The National Forensic Science Laboratories (NFLS) has ground to a near halt as it simply has no consumables or maintenance contracts for the highly sensitive machinery has not been renewed. As a result over 125,000 cases — of which 92% are sexual assault kits — have not been processed, says the former deputy chair of the National Forensic Oversight and Ethics Board, Vanessa Lynch. Her five-year tenure ended in April this year.
“It is scandalous that our government is not utilising the most powerful weapons they have to combat crimes against children and gender-based violence (GBV). The time has come to clean up their offices and get rid of ineffective officials. Legislation on procurement and employment should no longer affect the lives of vulnerable citizens,” says the spokesperson of Action Society, Daleen Gouws.
The pressure group is urging South Africans to support them in their fight for justice and by giving a voice to the voiceless.
“It is apparent that all spheres of our government, especially in the executive branch, are failing the people of South Africa. Maladministration, corruption and preferential procurement provisions are therefore directly accountable for the rape and murder of our fellow South Africans. If we cannot solve crimes by utilising science, due to contractual or procurement issues, we as the citizens of this country are left to our own devices,” says Gouws.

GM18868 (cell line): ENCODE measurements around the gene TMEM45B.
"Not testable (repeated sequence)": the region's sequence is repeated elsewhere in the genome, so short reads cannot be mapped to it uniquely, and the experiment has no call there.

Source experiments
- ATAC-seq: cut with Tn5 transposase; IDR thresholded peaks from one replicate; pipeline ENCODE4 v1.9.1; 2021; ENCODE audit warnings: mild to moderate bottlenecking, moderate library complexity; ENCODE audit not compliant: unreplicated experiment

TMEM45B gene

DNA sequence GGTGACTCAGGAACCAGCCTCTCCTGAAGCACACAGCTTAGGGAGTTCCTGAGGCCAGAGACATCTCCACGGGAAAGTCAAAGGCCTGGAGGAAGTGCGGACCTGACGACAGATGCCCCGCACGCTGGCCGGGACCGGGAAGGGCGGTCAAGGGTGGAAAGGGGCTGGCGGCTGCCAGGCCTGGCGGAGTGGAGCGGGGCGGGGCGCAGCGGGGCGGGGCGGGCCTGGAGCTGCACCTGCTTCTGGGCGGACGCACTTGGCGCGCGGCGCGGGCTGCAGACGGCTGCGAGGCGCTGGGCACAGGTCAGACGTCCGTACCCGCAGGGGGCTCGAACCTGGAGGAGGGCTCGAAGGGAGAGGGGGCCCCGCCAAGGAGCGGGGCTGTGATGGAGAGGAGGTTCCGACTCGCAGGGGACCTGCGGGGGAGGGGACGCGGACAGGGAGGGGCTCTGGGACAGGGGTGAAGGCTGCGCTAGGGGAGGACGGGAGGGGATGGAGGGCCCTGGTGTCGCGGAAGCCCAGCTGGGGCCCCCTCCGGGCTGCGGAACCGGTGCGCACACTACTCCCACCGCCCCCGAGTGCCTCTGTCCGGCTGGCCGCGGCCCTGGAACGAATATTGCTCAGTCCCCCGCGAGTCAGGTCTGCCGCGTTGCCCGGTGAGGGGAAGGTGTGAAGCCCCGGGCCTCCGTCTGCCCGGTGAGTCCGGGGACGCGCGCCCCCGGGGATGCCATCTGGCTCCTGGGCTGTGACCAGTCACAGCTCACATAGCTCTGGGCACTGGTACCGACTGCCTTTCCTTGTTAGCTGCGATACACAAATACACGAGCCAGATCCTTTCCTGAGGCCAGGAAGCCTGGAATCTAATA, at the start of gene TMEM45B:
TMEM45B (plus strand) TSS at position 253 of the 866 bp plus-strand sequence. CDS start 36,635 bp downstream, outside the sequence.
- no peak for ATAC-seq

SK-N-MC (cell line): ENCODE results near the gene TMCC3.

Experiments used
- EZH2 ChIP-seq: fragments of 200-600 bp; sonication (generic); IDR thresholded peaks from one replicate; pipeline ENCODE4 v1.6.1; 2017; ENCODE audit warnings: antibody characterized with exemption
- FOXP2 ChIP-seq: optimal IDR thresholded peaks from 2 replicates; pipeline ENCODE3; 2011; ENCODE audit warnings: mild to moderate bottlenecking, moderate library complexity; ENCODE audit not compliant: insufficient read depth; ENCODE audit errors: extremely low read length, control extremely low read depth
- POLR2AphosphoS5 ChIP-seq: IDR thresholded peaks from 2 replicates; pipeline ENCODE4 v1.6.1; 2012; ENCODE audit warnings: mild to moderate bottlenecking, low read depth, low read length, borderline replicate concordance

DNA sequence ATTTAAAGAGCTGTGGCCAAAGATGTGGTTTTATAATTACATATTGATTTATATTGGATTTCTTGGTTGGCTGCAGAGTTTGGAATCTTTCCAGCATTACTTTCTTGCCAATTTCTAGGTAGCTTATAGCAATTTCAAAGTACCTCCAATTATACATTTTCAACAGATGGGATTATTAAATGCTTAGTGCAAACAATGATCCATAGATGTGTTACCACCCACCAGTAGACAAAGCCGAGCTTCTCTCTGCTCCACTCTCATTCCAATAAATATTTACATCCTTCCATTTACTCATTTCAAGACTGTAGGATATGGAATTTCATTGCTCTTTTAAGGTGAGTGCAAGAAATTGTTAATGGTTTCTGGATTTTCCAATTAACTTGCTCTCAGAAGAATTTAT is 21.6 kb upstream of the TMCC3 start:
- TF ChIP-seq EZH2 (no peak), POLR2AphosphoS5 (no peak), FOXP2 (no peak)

According to Lynch DNA profiling is one of the most successful prosecutorial tools to identify rapists and violent criminals, due to its high rate of reliability in securing conviction. The processing of a DNA kit should however take no longer than 30 days.
DNA profiling specifically plays an important role in criminal cases where victims are cognitively impaired or under the age of seven. Due to their inability to testify the prosecution in many cases solely rely on DNA evidence.
“Action Society calls for the abolishment of legislation causing our institutions to be hamstrung and unable to perform basic tasks. These tasks should be given to people with a passion to protect the victims of crime and fight for justice. Human errors causing delays in bringing perpetrators to justice ultimately compliment their crime and grant offenders the opportunity to reoffend,” Gouws says.
The pressure group is again requesting government to clean up their institutions and to make the National Registry of Sex Offenders (NRSO) publicly available and provide private institutions with the mandate to manage the list.
ISSUED BY: Action Society
DATE: 30 October 2020
FOR MEDIA ENQUIRIES:
Spokesperson: Action Society,